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Why does America sentence teenagers to life without parole?

The USA is the only country on earth that sentences juveniles to life imprisonment without the possibility of parole.


Isn’t it better for a society that these people come out after serving a sentence of, say, no more than 20 years at the maximum?

They will at least have had time to reflect on their misdemeanors and, with the proper education and mentoring, would be good citizens in whatever is their niche in life.

Society will be better off with many of these inmates contributing to their communities.

In June 2012, the U.S Supreme Court ruled that mandatory life sentences without the possibility of parole are against the constitution, and judges must be allowed to take a juvenile’s age into account (and other relevant circumstances) when sentencing.

What circumstances are there to consider?

Here is a couple for a start.

1. Were their adults involved in the crime, and what influence did they have over the youngest one in the crime?

2. Were they taken advantage of by others?

Is it right for America to sentence teenagers to life without the possibility of parole?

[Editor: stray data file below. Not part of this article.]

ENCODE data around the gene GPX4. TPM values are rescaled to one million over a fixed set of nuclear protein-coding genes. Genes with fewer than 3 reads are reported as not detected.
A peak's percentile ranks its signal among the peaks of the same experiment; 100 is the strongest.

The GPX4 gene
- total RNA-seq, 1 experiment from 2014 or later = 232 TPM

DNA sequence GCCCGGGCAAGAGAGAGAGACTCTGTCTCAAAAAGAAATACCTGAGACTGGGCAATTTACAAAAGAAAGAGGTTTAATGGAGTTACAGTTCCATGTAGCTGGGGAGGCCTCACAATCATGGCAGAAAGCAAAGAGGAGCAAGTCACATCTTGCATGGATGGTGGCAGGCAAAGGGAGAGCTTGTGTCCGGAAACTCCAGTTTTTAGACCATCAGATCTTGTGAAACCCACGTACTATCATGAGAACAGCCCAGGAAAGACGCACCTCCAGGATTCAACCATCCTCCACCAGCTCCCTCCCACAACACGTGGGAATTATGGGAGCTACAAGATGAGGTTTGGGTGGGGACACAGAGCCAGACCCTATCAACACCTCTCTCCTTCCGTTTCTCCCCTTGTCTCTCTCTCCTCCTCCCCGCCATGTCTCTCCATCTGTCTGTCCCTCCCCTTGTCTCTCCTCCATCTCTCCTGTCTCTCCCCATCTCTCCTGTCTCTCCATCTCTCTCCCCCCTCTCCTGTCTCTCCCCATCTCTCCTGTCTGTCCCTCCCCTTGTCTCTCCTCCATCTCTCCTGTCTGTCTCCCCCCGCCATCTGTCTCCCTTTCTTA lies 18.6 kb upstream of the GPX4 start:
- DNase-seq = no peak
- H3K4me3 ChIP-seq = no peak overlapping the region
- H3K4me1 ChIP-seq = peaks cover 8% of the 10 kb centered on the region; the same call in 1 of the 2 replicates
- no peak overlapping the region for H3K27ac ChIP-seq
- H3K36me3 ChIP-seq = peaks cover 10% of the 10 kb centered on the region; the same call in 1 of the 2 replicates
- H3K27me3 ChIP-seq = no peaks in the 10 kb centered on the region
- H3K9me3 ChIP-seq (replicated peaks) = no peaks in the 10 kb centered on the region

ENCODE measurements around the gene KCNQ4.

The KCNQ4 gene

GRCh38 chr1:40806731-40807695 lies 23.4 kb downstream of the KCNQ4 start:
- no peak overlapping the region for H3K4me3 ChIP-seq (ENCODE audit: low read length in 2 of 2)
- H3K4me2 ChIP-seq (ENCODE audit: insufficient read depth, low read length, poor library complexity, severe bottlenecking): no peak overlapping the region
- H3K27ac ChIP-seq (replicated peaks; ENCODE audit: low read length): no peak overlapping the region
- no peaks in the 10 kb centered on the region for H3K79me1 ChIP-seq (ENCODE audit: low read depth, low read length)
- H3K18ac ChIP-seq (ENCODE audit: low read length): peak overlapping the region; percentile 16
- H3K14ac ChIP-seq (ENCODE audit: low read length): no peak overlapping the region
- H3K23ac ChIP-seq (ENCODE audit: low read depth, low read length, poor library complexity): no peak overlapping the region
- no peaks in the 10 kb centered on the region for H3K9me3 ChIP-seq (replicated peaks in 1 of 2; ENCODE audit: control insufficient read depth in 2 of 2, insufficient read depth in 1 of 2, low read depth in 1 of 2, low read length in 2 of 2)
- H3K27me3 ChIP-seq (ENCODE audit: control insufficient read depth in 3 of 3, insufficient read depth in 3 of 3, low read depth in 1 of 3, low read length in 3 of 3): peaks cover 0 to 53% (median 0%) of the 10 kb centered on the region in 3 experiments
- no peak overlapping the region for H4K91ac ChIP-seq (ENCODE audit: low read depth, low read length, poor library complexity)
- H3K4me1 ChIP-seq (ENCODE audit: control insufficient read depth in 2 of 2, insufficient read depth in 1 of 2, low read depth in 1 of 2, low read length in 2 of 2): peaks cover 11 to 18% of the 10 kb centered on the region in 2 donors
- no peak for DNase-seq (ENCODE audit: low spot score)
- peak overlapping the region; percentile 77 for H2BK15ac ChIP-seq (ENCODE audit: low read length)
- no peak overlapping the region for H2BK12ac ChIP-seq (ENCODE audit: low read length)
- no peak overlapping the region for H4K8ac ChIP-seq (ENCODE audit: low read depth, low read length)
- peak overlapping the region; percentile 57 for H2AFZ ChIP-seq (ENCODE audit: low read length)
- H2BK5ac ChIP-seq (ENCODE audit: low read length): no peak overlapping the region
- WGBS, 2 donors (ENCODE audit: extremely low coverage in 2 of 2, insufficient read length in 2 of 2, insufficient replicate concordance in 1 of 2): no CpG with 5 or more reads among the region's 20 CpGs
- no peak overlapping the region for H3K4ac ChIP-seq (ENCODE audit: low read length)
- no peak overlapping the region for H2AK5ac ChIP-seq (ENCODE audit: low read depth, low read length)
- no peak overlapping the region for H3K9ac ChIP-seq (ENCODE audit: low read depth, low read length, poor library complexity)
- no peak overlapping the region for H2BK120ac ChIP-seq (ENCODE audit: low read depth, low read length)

If it is right to sentence teenagers to life without the possibility of parole, then countries that have a release date for teenagers must be in the wrong. (and America is right)

History has taught us that governments do have poor laws that disadvantage their citizens. Issues such as slavery and racial segregation were considered normal and right by governments until a long campaign by those who fought to change these injustices finally succeeded.

Just because it is legal does not make it right.

History has told us this.

Putting things right seems to involve years of struggle and campaigning, as the likes of Nelson Mandela, David Livingstone have discovered and as Greta Thunberg will find out.

There is a line between justice for the victims and taking revenge against the offenders. In many cases, I believe the prosecutors have taken the latter stance; sadly, it represents how the community feels at the time.

Emotions run high during high-profile murder cases, but the courts must rise above all of that.

It all boils down to doing the right thing. It is hate that causes people to commit horrendous crimes against other human beings, and it is that very same spirit that demands that they be locked up for life.

Source by Robert Alan Stewart



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